Judy Fryd

Born in Hornsey, London in 1909, Judy (nee Caroline Joyce Manning) became a pioneering campaigner for children with learning disabilities and founder of The National Association of Parents of Backward Children, now known as Mencap. She was also the long-time editor of Parents’ Voice, a magazine that rallied for positive action and help for the parents of learning-disabled children.

Judy studied Economics and Political Science at Ruskin, where she met John Fryd. They were active members of the Labour Party throughout their lives. Married in 1936, they had four children: Felicity, Patricia, Peter and Linda. Felicity, their eldest, had a learning disability; they sought help but were unsuccessful, meeting constant obstacles.

After only half a day at a mainstream primary school Felicity was rejected for being too disruptive. At another school she was deemed “not suitable” and her immediate removal was requested. Felicity was returned to her family who were left to cope alone with her autism and challenging behaviour (then described as juvenile schizophrenia). The lack of understanding from society and the professionals who were supposed to support her angered Judy. This would become the driving force behind her ground-breaking work.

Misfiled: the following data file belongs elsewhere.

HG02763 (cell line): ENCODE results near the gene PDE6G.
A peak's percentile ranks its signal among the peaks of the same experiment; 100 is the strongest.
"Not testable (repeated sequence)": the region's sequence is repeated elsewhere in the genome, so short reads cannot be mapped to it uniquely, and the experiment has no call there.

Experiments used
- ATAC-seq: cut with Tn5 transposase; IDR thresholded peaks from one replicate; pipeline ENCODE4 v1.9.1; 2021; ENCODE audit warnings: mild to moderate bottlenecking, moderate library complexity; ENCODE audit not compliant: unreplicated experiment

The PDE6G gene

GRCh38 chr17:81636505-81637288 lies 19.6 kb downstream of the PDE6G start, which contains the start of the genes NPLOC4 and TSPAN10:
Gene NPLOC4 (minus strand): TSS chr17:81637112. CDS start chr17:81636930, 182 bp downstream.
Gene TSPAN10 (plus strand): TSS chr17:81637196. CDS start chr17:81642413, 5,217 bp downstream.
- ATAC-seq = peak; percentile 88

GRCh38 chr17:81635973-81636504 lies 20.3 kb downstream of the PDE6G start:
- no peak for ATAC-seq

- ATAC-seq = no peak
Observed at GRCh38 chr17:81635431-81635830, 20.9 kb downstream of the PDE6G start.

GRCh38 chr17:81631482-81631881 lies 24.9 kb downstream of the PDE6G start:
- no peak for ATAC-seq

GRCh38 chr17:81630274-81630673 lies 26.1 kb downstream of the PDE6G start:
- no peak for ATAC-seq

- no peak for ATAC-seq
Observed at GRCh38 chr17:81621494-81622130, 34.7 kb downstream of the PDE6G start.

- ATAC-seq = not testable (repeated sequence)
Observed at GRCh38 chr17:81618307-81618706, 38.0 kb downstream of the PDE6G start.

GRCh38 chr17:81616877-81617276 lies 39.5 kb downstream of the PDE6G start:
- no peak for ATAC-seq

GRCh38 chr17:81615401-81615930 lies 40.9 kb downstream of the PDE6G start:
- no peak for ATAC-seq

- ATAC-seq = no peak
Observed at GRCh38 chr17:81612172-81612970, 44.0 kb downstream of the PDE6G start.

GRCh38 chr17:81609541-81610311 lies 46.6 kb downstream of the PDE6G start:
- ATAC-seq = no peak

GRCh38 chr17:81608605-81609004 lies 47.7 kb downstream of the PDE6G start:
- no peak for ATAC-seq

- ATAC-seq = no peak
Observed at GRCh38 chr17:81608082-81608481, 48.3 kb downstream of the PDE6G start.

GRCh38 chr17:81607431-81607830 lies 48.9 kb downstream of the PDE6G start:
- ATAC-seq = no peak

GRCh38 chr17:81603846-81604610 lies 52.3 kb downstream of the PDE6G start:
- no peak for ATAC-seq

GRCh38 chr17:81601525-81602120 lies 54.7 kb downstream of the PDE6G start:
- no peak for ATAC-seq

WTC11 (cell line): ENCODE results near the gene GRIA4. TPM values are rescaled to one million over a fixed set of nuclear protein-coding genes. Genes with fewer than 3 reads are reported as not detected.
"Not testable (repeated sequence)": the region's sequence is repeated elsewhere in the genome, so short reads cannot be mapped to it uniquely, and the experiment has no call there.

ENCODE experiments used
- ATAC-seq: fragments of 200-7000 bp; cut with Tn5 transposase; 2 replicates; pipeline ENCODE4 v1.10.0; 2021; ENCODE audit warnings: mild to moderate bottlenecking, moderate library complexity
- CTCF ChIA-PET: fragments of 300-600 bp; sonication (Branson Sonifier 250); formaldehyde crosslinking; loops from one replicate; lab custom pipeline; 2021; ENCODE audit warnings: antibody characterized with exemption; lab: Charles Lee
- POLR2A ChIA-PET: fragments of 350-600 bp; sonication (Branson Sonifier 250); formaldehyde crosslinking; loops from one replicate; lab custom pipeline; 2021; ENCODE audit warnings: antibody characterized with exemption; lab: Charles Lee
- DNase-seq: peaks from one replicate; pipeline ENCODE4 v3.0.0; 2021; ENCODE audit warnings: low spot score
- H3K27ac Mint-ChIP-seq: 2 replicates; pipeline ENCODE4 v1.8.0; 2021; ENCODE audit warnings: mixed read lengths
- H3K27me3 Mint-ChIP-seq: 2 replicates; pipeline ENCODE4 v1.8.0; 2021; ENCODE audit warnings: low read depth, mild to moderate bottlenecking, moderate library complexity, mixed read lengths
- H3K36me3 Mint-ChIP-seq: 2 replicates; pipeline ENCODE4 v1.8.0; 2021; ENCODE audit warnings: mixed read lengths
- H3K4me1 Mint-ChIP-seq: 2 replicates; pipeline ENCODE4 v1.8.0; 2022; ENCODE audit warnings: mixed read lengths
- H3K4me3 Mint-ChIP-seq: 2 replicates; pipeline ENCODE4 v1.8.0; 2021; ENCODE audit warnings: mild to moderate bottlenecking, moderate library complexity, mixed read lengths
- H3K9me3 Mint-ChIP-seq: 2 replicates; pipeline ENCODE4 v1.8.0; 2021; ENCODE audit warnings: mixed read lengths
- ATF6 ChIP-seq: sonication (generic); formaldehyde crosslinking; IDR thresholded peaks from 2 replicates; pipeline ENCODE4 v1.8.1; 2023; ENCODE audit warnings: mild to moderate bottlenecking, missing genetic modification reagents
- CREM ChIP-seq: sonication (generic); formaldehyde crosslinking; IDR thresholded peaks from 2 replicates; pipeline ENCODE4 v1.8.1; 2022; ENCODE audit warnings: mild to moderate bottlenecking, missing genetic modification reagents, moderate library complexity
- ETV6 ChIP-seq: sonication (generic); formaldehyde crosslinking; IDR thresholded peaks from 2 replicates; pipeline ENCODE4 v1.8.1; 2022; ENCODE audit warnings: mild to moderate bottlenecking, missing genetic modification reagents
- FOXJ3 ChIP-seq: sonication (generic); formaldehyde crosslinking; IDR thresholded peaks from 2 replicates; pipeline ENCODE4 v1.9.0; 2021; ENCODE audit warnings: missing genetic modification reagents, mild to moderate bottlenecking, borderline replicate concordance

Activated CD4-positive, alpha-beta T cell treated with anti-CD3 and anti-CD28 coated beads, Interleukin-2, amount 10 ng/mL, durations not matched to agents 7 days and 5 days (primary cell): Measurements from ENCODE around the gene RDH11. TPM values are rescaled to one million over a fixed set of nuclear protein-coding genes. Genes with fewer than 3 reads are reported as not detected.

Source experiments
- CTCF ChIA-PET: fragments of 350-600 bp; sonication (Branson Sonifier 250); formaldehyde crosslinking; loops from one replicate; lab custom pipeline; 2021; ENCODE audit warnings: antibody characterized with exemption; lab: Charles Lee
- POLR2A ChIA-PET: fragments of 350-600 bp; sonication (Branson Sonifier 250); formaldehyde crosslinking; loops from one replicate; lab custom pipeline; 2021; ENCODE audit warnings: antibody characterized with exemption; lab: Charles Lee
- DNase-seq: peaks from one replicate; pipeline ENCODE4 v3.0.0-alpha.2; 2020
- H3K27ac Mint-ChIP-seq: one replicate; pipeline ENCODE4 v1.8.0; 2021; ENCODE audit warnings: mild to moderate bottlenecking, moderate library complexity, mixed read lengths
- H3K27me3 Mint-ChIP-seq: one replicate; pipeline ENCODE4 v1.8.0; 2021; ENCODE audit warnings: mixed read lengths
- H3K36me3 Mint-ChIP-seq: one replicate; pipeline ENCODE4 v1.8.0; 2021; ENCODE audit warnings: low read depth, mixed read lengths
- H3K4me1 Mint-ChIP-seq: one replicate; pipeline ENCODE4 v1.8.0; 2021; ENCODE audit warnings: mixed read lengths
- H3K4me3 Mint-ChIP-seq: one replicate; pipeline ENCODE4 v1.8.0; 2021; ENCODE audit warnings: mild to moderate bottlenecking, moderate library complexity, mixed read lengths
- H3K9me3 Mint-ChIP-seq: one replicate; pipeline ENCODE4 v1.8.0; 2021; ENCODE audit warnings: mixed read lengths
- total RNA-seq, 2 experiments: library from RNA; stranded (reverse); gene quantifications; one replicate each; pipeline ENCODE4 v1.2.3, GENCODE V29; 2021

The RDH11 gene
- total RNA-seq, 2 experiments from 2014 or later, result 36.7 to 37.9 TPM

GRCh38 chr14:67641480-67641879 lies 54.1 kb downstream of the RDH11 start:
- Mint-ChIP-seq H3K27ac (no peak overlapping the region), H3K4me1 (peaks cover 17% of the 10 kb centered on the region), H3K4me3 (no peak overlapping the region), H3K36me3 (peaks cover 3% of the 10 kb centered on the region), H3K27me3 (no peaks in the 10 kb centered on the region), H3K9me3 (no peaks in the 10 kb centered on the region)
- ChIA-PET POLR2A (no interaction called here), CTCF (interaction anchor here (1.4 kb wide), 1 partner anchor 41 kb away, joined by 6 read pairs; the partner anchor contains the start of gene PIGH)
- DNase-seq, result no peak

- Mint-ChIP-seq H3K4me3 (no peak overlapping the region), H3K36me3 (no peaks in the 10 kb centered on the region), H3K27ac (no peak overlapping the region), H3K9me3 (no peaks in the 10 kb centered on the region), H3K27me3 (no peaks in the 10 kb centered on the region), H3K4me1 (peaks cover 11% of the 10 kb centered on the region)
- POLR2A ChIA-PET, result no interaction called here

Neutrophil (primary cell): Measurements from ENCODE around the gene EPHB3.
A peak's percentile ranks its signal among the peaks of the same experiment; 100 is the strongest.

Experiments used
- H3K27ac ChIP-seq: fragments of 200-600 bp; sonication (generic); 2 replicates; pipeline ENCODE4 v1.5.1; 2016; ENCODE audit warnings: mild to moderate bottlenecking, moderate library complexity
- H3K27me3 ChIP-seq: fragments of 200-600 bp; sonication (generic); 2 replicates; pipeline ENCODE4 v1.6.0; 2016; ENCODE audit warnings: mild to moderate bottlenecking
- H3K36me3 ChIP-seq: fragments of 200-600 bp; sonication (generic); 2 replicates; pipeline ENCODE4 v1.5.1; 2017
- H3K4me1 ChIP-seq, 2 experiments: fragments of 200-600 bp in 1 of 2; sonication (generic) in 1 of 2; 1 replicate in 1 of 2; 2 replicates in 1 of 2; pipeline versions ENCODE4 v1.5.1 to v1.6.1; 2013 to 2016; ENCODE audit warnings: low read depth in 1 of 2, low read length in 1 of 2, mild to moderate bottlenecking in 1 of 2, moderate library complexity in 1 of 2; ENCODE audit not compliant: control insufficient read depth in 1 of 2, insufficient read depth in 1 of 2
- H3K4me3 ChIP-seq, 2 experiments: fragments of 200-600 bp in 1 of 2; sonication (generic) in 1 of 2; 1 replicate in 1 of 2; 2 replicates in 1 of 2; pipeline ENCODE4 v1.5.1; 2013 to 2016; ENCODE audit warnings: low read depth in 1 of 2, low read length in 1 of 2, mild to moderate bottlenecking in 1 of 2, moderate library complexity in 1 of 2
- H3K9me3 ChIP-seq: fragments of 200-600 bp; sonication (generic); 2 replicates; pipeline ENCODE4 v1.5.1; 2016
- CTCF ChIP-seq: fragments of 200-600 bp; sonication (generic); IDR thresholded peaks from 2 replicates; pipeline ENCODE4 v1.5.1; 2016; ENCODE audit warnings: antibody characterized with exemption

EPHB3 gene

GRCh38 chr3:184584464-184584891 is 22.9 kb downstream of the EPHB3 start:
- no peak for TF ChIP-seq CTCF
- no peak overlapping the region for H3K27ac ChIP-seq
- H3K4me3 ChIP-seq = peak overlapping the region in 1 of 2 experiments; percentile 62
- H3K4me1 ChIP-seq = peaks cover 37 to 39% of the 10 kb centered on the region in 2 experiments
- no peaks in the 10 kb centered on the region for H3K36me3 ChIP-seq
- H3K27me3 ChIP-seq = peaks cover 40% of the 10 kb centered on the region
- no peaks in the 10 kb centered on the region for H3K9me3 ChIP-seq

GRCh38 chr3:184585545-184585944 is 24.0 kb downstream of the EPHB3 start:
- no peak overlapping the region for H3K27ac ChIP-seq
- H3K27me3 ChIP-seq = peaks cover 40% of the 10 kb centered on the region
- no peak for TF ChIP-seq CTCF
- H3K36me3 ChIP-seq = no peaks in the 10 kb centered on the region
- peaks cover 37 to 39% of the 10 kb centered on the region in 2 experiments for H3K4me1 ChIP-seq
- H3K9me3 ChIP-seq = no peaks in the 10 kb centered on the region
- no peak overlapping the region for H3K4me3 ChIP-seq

Her initial step, in 1946, was to respond to a letter in Nursery World magazine which asked if there were other parents struggling to cope with a learning-disabled child at home. Judy suggested that she and other parents of such children should band together in an effort to receive some kind of recognition of and support for their plight. Within a month more than 1,000 parents, largely mothers, had joined forces.

Although modest in private, Judy became a dynamic campaigner for children and adults with learning disabilities and altered the public’s perception of learning disability. She sowed the seeds of Mencap, now the largest disability organisation in the country, and led a campaign which resulted in the 1971 Education (Handicapped Children) Act, overturning the previous thinking that children with a learning disability were ineducable. 

Judy was appointed MBE in 1967 and CBE in 1996. She died at the age of 90 in 2000.

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